Witchetty grub

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A couple of witchetty grubs.

A witchetty grub (also spelled witchety grub or witjuti grub) is the large, white larva of a moth. It is a name used in Australia. Normally, it refers to the larvae of the cossid moth Endoxyla leucomochla, found in central Australia. These moths eat the roots of the witchetty bush (a plant named after the grubs).[1] It is also sometimes used to refer to the larvae of other cossid moths, as well as those of ghost moths (Hepialidae). It is used mainly when the larvae are being thought of as food. Because it contains a lot of protein, the grub is the most important insect food of the desert. It was a staple in the diets of nomadic Aboriginal people living in the outback.[2]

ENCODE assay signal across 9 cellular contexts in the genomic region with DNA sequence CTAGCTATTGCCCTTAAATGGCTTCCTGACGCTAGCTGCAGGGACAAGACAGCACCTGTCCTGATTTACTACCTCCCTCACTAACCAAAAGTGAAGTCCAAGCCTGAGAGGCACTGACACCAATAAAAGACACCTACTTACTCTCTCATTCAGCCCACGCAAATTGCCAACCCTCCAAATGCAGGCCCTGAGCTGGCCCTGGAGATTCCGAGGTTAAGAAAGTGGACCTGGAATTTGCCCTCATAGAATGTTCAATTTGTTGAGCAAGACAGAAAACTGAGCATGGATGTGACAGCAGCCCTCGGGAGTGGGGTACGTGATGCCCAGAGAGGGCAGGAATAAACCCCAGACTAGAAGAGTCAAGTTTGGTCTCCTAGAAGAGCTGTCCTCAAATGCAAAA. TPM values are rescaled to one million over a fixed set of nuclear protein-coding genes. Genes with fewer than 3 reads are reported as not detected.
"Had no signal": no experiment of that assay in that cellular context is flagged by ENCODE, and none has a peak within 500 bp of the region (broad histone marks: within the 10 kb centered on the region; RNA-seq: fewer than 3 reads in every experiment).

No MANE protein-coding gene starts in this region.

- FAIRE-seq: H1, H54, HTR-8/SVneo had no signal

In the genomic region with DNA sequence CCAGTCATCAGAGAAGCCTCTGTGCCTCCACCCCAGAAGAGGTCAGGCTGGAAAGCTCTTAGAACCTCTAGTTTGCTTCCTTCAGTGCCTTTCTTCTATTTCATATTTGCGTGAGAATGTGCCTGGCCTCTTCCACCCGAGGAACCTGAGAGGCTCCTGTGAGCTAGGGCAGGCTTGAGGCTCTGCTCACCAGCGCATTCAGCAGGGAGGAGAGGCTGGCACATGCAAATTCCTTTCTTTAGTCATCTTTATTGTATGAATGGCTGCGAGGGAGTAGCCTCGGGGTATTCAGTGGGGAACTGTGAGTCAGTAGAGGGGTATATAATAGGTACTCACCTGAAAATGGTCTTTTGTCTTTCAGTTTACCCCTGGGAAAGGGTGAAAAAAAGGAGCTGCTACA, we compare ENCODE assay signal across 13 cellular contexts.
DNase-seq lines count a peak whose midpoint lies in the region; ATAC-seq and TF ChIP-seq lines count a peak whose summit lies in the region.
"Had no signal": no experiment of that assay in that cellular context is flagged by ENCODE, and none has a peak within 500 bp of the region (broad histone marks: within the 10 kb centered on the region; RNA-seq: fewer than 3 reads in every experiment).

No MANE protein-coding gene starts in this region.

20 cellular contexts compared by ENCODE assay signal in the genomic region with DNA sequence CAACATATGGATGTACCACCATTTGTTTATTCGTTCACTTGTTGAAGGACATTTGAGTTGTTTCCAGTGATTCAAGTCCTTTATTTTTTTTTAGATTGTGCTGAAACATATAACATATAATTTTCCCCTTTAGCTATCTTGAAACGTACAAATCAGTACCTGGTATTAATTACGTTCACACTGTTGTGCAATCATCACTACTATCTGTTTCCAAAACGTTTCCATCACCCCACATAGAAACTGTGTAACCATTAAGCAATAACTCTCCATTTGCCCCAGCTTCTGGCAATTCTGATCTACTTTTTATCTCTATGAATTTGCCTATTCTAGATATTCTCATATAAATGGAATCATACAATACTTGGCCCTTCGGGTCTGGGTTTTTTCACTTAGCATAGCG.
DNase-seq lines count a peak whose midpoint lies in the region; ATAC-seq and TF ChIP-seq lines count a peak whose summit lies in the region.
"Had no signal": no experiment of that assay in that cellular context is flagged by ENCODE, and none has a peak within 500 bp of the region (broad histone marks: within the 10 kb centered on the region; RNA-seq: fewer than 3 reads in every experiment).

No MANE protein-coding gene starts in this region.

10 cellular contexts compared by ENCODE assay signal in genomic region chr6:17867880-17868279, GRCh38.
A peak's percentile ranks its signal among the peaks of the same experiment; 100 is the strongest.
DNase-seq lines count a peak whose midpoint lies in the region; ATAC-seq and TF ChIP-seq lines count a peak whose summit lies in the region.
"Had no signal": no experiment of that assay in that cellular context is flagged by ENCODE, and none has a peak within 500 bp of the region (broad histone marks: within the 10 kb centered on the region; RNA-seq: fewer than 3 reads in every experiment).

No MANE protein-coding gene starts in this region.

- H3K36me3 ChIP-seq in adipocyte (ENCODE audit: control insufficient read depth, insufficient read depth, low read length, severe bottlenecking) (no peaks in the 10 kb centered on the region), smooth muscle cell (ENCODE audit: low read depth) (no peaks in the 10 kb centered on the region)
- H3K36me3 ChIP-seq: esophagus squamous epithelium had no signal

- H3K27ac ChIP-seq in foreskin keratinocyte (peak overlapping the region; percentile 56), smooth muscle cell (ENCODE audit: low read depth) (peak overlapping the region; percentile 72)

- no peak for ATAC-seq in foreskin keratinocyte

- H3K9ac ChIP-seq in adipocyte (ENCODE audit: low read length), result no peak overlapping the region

The name witchetty (or witjuti) comes from the Adnyamathanha language. The name comes from the words wityu (meaning "hooked stick") and vartu (meaning "grub").

References[change | edit source]

  1. Marshall Cavendish Corporation (2003). Insects and Spiders of the World. Marshall Cavendish. p. 625. ISBN 0-7614-7344-0.
  2. Isaacs, Jennifer (2002). Bushfood:Aboriginal Food and Herbal Medicine. Frenchs Forest, New South Wales: New Holland Publishers. pp. 190–192. ISBN 9781864368161.

Other websites[change | edit source]